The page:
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(Many Paths)
An Online Newsletter Celebrating Native America
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Conference Promotes Native History Through Narration
by Keith Purtell - Muskogee (OK) Phoenix Staff Writer

Choctaw storyteller Tim Tingle remembers the first time he tried to tell an audience about the Trail of Tears.

He used historically accurate facts. The entire front row walked out.

Tingle was one of the organizers and presenters at the 5 Tribes Story Conference at Bacone College. The event started Friday and ends today.

The conference brings together renowned authors, storytellers and professors. Throughout the two days, tribal historians and Native speakers are discussing a wide range of topics, from the Trail of Tears to the boarding school experience.

Tingle, from Canyon Lake, Texas, said he has learned better ways to convey Native American history and culture.

“I tell the story now from the mouth of an 8-year-old boy,” he said. “My first line now is ‘I remember my mother.’ I talk about her long dark hair falling in my face, and how I would pull on it, and we would play a hair-pulling game.”

Tingle said he gets 15 minutes into the story before his audience realizes he is talking about the Trail of Tears.

“No one has ever walked out on that one, because I tell about a little boy,” he said. “As a writer and storyteller, then what happens to the character in the story happens to the audience.”

Tingle said the conference started as a discussion between him and fellow Choctaw writer and storyteller Greg Rodgers. Mary Robinson, educational director at Muskogee’s Five Civilized Tribes Museum, caught the vision and began the process of securing grants and funding for the two-day celebration of Oklahoma Indian stories.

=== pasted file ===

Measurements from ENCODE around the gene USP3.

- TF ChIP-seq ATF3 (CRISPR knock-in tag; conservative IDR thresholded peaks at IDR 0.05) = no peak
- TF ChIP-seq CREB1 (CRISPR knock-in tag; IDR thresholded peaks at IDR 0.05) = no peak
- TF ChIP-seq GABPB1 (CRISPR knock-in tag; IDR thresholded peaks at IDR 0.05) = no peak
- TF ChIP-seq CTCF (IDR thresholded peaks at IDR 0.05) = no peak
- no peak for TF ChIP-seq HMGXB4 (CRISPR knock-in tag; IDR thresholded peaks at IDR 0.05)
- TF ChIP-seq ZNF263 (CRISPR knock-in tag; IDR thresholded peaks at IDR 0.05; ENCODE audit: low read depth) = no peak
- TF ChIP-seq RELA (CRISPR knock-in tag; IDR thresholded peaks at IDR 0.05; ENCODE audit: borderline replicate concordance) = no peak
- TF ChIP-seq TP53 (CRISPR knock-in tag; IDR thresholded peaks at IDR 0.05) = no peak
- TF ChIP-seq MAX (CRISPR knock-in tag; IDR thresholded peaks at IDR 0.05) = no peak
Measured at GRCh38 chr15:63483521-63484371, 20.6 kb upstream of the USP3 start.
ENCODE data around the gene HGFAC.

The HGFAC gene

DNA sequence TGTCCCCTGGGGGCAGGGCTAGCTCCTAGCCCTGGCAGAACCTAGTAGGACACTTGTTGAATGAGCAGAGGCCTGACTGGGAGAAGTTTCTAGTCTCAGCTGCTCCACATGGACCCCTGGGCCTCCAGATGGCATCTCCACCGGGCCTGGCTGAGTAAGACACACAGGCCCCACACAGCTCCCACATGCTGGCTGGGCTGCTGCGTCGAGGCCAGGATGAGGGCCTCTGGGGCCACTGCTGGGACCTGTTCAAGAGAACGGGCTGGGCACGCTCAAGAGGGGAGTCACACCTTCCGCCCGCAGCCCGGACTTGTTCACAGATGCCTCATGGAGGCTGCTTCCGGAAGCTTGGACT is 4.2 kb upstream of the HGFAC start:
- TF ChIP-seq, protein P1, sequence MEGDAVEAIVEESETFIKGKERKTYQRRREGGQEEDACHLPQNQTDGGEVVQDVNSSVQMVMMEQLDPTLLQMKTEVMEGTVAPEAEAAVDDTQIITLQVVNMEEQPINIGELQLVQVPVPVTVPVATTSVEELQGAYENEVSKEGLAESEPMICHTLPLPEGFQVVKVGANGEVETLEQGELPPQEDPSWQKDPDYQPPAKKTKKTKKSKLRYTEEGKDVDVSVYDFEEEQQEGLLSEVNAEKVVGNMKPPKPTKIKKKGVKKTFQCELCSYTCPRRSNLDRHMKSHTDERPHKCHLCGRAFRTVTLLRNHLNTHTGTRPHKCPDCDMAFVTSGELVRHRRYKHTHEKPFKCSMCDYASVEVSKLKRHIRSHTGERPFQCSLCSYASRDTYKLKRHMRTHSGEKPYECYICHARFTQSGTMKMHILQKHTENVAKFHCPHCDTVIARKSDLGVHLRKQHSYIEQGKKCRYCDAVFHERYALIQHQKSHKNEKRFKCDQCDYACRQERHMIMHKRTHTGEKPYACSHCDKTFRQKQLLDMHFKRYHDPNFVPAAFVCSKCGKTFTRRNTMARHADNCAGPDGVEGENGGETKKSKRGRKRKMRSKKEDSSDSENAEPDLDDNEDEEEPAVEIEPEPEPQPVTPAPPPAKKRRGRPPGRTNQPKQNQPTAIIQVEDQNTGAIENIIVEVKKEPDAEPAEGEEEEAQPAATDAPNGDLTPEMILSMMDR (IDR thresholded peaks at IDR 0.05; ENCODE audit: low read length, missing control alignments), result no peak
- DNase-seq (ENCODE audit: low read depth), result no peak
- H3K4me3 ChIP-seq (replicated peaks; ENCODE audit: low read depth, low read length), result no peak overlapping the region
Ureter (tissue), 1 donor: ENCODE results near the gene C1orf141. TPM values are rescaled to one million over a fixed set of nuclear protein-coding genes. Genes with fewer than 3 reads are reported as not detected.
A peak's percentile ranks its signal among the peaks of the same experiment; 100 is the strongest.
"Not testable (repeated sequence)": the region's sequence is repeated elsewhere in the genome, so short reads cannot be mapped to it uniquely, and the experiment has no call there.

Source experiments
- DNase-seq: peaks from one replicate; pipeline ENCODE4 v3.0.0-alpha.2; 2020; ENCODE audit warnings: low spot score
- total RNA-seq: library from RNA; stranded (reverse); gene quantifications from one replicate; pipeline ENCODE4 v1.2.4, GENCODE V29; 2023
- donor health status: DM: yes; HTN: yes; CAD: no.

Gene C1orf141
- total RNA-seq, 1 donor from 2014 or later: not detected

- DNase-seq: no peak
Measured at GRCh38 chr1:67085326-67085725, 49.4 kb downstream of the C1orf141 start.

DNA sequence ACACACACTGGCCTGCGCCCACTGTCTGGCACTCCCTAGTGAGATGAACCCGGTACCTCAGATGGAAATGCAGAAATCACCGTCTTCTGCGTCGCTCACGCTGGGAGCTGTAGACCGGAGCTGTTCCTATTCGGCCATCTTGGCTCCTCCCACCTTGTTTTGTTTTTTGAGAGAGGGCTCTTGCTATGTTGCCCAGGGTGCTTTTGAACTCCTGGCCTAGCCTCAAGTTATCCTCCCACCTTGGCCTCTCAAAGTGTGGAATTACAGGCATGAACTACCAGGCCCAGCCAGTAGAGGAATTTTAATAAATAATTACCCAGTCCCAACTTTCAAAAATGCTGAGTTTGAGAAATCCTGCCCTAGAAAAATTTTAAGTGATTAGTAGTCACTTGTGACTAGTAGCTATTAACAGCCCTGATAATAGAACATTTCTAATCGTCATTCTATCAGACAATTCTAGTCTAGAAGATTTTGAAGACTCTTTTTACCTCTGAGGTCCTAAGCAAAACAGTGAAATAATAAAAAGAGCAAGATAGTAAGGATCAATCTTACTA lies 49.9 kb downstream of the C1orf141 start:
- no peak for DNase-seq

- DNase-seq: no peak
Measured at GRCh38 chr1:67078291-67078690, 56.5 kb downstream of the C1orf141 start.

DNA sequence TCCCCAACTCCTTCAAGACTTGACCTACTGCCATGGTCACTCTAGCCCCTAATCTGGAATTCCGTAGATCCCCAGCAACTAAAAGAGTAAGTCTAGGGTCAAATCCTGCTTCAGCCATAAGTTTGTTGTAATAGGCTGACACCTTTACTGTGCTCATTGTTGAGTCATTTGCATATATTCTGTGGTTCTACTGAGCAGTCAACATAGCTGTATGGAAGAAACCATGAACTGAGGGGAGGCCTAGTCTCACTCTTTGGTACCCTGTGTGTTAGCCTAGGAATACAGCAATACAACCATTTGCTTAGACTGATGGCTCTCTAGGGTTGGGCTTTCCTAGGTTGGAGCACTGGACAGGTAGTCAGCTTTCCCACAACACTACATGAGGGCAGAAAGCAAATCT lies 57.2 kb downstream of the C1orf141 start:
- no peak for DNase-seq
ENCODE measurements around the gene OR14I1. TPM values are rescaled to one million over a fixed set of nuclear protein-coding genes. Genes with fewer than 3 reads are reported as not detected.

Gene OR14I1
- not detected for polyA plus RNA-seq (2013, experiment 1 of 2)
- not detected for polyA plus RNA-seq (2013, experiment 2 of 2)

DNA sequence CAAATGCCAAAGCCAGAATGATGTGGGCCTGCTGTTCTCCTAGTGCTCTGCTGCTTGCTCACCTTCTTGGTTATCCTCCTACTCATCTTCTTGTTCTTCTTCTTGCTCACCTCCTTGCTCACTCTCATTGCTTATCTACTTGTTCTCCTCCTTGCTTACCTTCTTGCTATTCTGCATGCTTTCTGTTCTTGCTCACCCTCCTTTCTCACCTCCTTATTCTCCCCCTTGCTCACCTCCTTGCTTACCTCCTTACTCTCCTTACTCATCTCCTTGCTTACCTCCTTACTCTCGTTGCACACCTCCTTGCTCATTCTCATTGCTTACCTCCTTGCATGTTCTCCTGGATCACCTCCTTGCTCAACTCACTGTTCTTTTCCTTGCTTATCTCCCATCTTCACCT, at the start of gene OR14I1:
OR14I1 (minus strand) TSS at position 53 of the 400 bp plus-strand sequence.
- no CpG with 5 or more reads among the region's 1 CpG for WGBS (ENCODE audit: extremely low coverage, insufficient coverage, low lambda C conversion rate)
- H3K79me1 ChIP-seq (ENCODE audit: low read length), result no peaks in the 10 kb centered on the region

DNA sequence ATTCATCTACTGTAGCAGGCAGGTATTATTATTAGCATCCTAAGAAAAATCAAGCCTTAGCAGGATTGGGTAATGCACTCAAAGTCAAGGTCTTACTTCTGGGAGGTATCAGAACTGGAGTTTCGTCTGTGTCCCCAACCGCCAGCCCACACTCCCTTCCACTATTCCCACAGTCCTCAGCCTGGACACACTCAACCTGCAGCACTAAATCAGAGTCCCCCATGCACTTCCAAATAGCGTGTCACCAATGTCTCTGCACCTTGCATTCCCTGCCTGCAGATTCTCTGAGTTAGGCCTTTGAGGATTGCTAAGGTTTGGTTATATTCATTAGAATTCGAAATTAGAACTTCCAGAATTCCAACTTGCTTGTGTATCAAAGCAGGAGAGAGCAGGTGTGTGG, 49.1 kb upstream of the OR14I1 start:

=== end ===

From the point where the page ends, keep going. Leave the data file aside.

“I’ve been telling stories since 1990,” he said. “Some times we go to academic conferences and hear the Trail of Tears told with accurate details. Then we go to storytelling events with American Indians telling fictional accounts along with poets and novelists.

“We asked ourselves, ‘Wouldn’t it be great to bring all these people together to talk about the Trail of Tears and the boarding schools?’ The conference isn’t just about the facts, its about how the teller makes it palatable by framing tragedy in family.”

The conference features award-winning authors such as Pulitzer finalist Linda Hogan (Chickasaw), Diane Glancy (Cherokee), and Phillip Morgan (Chickasaw) and Joan Bear (Muscogee Creek). Among the speakers are Dr. Les Hannah (Cherokee), poet, professor, and well-known storyteller; Richard Adams (Choctaw) elder language instructor; and Dr. Pete Coser (Creek), assistant vice president at Bacone’s Center for American Indians.

Storytellers include flute-maker Choogie Kingfisher (Cherokee), Phillip Harjo (Seminole), Lorie Robins (Chickasaw), Stella Long (Choctaw) and Ryan Mackey (Cherokee). Humorous stories are be included.

For tribal members, the conference offers a chance to share family experiences, while non-Native Americans can enjoy a rare close-up look at history and fiction through American Indian eyes.

Roger Scott, assistant director of the Choctaw School of Language in Durant, said he was at the conference to participate in the storytelling and talk about the Choctaw language.

“I think storytelling and language certainly go together,” he said. “This was something that is part of our tradition. A lot of the stories that are told today in English our elders told in their own language, which to me are the real stories. They not only told the stories in our language, but they acted them out.”

Scott said storytelling has been one of the foundations of Native American culture.

“They always had a meaning to the stories that they told, because they were about how we should conduct ourselves as Choctaw people,” he said. “The reason I’m here is to encourage language. I believe that we are probably one generation away from losing our language. It should be promoted.

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